County Mayor Jim Coppinger Tuesday morning presented a proposed budget that includes a 34-cent property tax increase for the county schools.
It does not include any tax increase for county general government. The county mayor earlier had discussed a possible 15-cent general government increase for a total 49-cent increase.
Officials said the county school tax increase would cost the owner of a $100,000 house $85 per year and the owner of a $200,000 house $170 per year.
The county had a property tax increase two years ago with most of the proceeds going for construction of new schools.
County School Supt. Bryan Johnson is asking for an additional $34 million, which would take the 34-cent property tax increase. The total spending would rise to $443 million at the county schools.
It would go toward teacher pay raises and over 300 additional school personnel, including classroom support for teachers.
The budget includes a large pay increase for sworn employees in the Hamilton County Sheriff's Office as the budget of Sheriff Jim Hammond goes from $55.5 million to $59 million.
Sworn sheriff officers will get a minimum of five percent pay increase. There will be an increase of at least $1,250 for those making less than $50,000.
The average sheriff pay increase will be 14.1 percent, with 16 employees increasing by 40 percent.
County Mayor Coppinger said, "The sheriff won the lottery."
Sheriff Hammond said, "This will correct a myriad of problems, including retention of officers."
County general employees will receive 2.5 percent pay increases.
County general government spending will increase by $8.2 million - up 3.2 percent from $252.8 million to $261 million.
The entire county budget, counting the schools, will rise to $819.2 million under the request.
The county schools get 61 percent of the budget, while another four percent goes to debt service on county school projects.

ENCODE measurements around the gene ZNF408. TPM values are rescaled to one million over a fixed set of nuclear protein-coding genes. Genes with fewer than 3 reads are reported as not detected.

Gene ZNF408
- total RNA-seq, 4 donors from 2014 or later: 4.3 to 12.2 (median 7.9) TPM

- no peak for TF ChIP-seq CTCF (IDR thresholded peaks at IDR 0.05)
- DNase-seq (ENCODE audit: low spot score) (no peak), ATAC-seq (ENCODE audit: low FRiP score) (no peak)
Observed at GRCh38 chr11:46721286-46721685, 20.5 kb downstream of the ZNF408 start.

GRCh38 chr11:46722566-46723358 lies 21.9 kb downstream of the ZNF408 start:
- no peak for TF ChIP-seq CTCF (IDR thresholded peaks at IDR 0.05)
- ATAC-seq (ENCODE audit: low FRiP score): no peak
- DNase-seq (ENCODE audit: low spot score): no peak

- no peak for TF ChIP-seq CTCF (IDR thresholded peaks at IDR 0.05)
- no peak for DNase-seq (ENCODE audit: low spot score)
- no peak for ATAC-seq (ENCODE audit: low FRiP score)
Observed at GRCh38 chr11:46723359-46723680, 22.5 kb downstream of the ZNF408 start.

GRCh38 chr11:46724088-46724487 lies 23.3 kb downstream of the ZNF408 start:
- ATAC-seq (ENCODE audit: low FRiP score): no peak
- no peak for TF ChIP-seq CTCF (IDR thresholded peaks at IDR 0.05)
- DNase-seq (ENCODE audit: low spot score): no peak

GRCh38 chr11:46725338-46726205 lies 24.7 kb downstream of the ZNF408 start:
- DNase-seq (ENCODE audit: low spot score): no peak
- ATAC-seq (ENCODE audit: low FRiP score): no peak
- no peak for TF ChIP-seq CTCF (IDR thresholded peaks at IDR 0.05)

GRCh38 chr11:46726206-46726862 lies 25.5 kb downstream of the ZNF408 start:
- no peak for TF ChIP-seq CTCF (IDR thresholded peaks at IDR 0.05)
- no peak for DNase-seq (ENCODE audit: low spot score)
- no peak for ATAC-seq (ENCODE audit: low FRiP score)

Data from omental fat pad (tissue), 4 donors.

County Mayor Coppinger said 14 percent of the budget is going for public safety.
There will be 35 new EMS employees, which is aimed at cutting overtime pay and long shifts.
There are six new sheriff employees, including two in the jail, two in patrol and two School Resource Officers.
The county is losing $350,000 from the expiring state Hall Tax on income. It will go away entirely in 2021.
The budget includes four new highway department workers and three in the health departments. Those are grant supported.
Ken Jordan, who oversees the county Equal Employment Opportunity Office, will move from part-time to full-time. Commissioner Tim Boyd questioned whether the county has enough cases for a full-time EEOC officer. County Mayor Coppinger said, "There are. You'd be surprised."
The county general budget was balanced by cutting $13.5 million from requests. That includes trimming capital outlay by $4.8 million, not giving $350,000 requested by CARTA, ArtsBuild and the Enterprise Center, and not funding six employees requested for the Mental Health Court. Commissioners questioned the latter cut, saying that is a program aimed at keeping people out of the jails. The county mayor said he is open to further discussion on that issue.
The county is putting $380,000 into the FUSE program that is also aimed at keeping those with mental issues out of jail and in places where they can get needed treatment.
The county fund balance will remain at $100 million.
A plan to issue a $90 million bond issue next spring for two new schools and a jail expansion was delayed until 2022 or 2023.
County Mayor Coppinger said he will hold a 9 a.m. press conference on Wednesday morning along with School Supt.Johnson and Sheriff Hammond.
He will again make a budget presentation at the 9:30 a.m. County Commission meeting.
Officials said the entire county budget is on the county website.